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Community Partnership Program funds 10 new cancer research projects around the state

Community Partnership Program
Zenger Farm intern Ari Mwachofi prepares to distribute the CSA boxes at the Mid-County Health Center in Portland, October 5, 2016. Zenger Farm received grant funding from the Knight Cancer Institute's Community Partnership Program to help families battling diet-related disease. The Tier 3 grant extended the farm's prescription CSA program to 100 families at four clinics throughout Portland. (OHSU/Kristyna Wentz-Graff)

The OHSU Knight Cancer Institute has announced grant funding to 10 community-led projects around the state in the latest funding cycle for its Community Partnership Program. Organizations receiving funding include:

  • Bay Area Hospital, Coos Bay
  • Northwest Sarcoma Foundation, Portland
  • Oregon State University, Corvallis
  • *American Lung Association of the Mountain Pacific, Tigard
  • South River Community Health Center, Winston
  • Cascade Health Alliance, Klamath Falls
  • **Eastern Oregon University, La Grande
  • Family YMCA of Marion and Polk Counties, Salem
  • ***Hood River County Prevention Department, Hood River
  • YMCA of Douglas County, Roseburg

To date, Community Partnership Program grants have funded 53 projects in 34 of Oregon’s 36 counties, with 89 percent of projects targeting rural communities. The program has funded a variety of projects, including expanding cancer screenings, prevention through healthy behaviors and survivorship support.

“It is incredibly heartening to see the tremendous reach and impact this program is having throughout the state,” said Jackilen Shannon, Ph.D., R.D., co-director of the OHSU Knight Cancer Institute Community Partnership Program.

Launched in October 2014, the program helps communities conduct cancer-related projects targeting a diverse range of cancer types and audiences, including:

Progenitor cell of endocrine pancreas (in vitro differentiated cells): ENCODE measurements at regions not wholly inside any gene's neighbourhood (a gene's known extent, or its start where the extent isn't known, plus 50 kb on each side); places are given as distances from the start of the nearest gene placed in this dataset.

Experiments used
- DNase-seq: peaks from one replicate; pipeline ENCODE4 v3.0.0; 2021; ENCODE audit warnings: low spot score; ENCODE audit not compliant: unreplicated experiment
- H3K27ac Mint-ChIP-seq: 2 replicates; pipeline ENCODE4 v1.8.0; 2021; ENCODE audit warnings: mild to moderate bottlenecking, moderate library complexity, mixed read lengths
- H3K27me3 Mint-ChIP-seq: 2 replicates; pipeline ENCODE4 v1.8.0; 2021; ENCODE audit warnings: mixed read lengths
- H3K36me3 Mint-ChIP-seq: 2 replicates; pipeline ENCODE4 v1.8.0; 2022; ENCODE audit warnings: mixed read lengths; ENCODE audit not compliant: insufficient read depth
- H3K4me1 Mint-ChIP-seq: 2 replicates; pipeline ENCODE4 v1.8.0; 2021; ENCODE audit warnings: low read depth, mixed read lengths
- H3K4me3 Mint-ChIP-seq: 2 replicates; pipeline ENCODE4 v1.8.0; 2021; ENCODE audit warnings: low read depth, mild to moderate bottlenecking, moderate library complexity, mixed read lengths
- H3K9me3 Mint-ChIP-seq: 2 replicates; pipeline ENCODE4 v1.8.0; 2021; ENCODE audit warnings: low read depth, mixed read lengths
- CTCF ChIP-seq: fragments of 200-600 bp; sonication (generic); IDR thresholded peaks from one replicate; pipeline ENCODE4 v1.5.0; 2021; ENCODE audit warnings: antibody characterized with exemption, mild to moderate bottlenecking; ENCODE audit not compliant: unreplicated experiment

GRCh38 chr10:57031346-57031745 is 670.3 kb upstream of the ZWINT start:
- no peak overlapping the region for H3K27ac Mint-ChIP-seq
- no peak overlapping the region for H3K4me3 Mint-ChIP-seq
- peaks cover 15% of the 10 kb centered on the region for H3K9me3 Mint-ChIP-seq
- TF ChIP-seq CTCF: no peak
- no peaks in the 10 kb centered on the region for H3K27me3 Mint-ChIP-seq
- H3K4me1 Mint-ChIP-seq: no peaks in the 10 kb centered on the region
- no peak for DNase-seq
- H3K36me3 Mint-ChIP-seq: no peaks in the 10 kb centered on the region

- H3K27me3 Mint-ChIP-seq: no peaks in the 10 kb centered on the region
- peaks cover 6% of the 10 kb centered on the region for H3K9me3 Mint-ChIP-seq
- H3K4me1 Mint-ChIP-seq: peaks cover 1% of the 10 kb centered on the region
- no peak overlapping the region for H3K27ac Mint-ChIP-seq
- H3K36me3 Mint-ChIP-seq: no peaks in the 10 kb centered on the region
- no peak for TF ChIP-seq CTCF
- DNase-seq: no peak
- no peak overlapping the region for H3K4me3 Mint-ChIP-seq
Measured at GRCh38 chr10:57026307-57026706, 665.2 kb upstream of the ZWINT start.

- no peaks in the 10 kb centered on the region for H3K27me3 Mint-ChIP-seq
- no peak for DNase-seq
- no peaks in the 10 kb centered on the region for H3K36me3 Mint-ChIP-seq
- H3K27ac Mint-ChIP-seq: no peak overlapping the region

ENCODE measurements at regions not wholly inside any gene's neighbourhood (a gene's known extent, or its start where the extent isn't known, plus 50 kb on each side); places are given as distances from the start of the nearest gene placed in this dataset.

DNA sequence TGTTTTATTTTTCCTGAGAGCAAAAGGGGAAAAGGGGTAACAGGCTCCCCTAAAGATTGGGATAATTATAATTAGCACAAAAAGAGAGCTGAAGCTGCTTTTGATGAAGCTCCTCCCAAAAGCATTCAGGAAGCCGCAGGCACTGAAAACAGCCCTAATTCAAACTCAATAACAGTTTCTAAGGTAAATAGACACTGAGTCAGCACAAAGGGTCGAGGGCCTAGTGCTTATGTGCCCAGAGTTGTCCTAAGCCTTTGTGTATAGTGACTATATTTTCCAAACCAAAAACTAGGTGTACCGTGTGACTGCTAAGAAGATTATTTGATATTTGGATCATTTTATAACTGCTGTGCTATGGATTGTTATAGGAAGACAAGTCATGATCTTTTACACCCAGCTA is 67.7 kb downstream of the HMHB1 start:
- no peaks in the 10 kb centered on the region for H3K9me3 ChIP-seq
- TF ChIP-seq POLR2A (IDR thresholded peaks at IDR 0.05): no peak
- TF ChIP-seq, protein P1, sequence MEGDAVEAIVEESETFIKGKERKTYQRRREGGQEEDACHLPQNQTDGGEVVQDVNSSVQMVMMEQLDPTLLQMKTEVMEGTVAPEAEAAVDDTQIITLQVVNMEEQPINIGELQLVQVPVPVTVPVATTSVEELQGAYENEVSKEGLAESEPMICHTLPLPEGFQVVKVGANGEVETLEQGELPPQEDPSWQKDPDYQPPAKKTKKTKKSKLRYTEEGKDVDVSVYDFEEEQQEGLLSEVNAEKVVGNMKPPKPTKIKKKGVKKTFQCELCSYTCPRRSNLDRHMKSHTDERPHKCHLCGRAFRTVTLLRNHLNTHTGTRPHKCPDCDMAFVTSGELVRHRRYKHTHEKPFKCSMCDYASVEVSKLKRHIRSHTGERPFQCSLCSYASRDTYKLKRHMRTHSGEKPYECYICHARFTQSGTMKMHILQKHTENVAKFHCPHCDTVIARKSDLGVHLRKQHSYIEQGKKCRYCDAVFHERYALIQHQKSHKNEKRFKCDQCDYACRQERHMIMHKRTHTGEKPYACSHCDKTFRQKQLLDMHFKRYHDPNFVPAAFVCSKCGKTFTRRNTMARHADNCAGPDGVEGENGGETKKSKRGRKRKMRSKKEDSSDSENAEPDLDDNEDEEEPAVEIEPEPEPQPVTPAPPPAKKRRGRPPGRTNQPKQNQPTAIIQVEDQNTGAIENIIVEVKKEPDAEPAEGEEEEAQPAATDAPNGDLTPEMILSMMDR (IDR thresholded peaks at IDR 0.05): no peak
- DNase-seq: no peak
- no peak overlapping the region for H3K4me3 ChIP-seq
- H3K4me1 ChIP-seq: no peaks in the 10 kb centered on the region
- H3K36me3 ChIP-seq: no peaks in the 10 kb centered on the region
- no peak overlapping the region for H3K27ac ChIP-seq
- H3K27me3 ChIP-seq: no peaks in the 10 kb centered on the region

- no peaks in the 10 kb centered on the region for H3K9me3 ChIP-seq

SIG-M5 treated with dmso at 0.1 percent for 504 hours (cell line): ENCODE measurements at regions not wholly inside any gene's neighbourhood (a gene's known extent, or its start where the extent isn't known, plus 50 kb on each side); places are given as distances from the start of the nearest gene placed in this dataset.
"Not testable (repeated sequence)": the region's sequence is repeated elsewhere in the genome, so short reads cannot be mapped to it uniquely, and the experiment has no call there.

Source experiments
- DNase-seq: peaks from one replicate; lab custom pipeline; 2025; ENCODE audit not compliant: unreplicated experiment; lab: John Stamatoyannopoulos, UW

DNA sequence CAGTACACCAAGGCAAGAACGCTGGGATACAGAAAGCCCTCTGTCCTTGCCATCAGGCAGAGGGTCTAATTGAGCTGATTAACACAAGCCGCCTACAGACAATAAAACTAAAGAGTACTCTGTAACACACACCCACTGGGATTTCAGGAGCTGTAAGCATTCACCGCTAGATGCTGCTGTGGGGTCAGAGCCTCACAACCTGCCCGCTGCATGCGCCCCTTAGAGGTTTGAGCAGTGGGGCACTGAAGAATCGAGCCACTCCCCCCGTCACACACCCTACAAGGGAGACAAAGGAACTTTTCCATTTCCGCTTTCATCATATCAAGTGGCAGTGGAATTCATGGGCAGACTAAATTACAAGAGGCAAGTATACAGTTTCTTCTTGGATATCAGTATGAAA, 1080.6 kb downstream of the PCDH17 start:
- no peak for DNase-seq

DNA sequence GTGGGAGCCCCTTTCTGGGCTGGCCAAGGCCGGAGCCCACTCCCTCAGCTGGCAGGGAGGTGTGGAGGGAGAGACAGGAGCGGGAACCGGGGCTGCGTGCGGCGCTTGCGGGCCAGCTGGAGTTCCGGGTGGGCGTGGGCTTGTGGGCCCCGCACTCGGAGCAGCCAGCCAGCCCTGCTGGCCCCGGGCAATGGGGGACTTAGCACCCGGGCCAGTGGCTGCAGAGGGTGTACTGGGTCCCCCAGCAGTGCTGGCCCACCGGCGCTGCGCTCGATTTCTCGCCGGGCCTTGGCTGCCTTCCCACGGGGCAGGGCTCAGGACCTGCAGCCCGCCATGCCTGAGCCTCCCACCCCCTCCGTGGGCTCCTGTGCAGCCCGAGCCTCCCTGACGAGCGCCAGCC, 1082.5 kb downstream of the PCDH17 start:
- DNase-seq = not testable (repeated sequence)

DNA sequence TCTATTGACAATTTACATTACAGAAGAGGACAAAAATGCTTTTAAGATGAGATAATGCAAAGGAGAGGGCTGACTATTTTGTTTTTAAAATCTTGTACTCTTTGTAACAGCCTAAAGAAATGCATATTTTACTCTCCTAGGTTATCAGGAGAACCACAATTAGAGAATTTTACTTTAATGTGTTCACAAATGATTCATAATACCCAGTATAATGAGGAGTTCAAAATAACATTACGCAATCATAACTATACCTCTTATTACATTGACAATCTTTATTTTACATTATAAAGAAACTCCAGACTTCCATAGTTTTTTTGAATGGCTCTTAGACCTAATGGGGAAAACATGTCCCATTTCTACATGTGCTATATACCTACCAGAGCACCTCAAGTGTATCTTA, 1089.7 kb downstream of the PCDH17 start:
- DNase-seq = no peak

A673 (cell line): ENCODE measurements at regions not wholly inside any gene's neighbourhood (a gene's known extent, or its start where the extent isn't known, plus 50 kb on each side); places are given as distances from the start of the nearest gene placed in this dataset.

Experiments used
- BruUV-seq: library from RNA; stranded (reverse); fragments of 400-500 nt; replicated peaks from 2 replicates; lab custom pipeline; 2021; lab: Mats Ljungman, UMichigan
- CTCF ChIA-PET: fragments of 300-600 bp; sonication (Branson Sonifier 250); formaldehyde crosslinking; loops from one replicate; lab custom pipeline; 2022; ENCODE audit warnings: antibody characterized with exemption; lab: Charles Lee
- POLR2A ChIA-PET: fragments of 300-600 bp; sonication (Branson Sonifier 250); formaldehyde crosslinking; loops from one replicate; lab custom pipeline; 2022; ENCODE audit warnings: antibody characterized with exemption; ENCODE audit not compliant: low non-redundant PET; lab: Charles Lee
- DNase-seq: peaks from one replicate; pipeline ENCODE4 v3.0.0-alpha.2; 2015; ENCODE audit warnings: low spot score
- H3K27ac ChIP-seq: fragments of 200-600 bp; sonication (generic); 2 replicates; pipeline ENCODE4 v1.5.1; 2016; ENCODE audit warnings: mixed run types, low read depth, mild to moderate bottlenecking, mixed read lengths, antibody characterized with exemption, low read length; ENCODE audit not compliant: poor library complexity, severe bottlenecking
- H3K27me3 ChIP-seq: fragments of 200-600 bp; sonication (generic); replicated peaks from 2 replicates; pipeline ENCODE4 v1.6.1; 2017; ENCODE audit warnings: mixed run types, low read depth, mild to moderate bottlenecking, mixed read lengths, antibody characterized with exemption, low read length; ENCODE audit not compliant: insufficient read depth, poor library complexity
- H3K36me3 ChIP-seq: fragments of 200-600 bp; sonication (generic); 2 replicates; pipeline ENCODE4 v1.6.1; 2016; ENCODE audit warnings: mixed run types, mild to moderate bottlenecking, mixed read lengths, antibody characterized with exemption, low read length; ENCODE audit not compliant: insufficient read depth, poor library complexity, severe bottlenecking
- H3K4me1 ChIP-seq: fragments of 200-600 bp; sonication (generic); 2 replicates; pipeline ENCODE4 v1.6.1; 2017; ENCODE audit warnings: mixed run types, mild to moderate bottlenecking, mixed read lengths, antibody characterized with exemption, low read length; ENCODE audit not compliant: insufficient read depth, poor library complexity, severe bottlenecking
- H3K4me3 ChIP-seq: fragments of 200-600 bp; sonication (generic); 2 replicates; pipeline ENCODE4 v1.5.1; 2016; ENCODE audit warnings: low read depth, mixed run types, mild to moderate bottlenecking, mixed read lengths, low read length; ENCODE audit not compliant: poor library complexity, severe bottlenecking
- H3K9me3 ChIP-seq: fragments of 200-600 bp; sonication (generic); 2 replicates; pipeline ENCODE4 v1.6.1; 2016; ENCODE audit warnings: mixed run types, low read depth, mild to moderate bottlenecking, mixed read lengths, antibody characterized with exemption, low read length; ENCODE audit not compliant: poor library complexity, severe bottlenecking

• An education and testing initiative expanding outreach to Oregonians most at risk for developing lung cancer following exposure to radon in the home.
  • The reestablishment of a colorectal cancer screening program in Klamath Falls.
  • An after-school physical activity and cancer prevention program for middle-school youth.

“After two years, it’s both encouraging and inspiring to see so much work being done in communities across the state to address local cancer-related needs,” said Kerri Winters-Stone, Ph.D., F.A.C.S.M., co-director of the OHSU Knight Cancer Institute Community Partnership Program.

The Community Partnership Program offers multiple tiers of funding in an effort to help organizations to begin at the idea phase of a project, and then build and test an effective solution for a cancer-related problem within their community.

Organizations with funded projects connect with a variety of other nationally based trainings designed to increase their capacity and knowledge for developing evidence-based programs, provide them with networking opportunities, and collaborate with OHSU faculty.

Learn more about the projects funded.

* Previously funded Tier 1 project, refunded as a Tier 2.
** Previously funded Tier 3 project, refunded again as a Tier 3.
*** Previously funded Tier 2 project, refunded as a Tier 3.

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